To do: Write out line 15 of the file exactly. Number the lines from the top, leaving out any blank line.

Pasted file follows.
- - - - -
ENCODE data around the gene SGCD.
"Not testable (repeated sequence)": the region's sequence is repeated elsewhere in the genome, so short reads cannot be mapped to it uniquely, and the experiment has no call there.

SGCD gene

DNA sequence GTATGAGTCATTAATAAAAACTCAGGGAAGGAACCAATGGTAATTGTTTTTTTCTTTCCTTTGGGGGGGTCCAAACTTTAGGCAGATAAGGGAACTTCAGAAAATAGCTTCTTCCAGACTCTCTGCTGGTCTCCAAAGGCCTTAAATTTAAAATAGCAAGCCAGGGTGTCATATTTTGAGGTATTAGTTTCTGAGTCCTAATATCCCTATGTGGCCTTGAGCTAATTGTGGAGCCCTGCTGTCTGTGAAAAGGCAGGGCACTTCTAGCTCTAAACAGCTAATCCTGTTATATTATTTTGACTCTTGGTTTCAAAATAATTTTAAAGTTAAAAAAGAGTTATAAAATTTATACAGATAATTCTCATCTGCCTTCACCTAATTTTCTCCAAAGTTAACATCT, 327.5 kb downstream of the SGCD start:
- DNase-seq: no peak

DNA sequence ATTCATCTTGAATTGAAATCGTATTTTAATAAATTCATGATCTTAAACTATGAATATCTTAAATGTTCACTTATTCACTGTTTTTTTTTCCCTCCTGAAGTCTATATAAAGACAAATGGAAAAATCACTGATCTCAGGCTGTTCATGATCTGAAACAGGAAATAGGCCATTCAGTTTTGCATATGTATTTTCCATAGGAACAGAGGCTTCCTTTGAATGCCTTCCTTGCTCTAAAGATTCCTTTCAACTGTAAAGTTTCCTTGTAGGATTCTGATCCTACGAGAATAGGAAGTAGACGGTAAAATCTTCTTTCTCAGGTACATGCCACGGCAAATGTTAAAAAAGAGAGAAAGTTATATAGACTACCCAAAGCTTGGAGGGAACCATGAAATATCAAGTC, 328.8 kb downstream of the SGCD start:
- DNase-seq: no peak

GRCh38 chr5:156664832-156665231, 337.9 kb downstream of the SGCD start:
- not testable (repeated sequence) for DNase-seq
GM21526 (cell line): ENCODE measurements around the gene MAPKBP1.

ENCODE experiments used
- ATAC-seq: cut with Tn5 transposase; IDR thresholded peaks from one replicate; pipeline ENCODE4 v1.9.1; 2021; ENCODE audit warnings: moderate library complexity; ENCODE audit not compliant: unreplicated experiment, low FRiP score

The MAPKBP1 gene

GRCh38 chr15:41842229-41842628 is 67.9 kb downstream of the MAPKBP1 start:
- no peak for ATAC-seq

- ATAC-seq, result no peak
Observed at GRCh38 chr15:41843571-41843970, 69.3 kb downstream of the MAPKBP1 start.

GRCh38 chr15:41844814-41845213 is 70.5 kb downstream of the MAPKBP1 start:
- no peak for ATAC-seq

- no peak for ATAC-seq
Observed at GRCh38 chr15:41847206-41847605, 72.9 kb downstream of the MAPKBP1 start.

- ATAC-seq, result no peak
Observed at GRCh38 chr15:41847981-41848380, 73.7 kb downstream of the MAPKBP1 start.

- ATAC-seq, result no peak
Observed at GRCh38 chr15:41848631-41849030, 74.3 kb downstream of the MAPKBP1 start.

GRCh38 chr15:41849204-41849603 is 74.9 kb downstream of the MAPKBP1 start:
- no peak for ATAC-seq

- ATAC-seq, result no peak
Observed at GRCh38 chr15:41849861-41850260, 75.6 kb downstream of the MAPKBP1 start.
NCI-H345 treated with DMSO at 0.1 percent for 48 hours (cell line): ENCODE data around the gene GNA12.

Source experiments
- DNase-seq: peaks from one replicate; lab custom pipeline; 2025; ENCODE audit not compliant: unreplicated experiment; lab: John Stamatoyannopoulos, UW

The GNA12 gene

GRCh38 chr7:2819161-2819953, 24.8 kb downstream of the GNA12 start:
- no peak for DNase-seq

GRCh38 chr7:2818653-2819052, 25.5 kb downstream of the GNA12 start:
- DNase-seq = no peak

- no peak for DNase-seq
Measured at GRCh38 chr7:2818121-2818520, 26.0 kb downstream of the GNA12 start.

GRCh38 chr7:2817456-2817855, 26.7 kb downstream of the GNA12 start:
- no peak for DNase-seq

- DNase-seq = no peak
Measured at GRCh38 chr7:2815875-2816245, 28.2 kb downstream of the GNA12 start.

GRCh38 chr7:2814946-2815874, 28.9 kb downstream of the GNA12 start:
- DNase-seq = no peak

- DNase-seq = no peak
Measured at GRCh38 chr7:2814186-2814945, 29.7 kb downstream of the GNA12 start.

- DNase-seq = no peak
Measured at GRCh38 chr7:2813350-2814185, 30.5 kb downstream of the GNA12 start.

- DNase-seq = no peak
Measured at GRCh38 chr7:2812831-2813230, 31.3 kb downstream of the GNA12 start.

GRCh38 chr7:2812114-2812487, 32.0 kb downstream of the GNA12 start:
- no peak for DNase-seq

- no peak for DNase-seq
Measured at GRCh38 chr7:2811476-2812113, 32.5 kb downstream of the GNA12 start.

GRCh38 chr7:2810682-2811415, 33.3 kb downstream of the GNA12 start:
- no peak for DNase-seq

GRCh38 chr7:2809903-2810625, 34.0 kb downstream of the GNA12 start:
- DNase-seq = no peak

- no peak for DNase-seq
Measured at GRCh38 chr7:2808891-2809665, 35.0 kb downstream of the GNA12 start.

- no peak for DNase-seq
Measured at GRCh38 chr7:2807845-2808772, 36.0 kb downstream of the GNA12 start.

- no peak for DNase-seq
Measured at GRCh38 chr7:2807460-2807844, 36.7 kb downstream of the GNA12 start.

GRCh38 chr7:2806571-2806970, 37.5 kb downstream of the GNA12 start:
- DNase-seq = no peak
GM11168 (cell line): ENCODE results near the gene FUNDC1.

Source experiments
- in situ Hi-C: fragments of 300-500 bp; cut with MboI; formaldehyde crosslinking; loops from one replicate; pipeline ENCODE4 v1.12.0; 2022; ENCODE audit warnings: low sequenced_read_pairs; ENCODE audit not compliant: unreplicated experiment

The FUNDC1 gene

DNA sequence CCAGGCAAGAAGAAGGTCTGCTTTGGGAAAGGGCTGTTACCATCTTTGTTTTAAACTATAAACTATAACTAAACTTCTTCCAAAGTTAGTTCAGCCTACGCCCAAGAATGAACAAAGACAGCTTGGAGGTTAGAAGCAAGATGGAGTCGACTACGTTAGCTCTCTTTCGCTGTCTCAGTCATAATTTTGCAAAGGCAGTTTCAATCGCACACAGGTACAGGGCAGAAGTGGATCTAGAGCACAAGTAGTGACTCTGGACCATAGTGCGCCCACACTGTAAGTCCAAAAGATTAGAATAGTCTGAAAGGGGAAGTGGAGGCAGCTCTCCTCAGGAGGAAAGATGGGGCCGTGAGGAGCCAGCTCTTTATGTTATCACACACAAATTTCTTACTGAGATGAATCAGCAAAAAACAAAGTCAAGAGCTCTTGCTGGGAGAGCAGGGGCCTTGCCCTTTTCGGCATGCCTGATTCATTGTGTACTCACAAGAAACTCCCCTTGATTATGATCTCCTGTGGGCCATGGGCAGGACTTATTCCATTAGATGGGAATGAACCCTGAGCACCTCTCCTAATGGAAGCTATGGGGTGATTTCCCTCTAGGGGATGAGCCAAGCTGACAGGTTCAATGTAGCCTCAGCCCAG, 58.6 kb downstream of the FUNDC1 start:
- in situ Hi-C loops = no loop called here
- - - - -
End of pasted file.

- no peak for ATAC-seq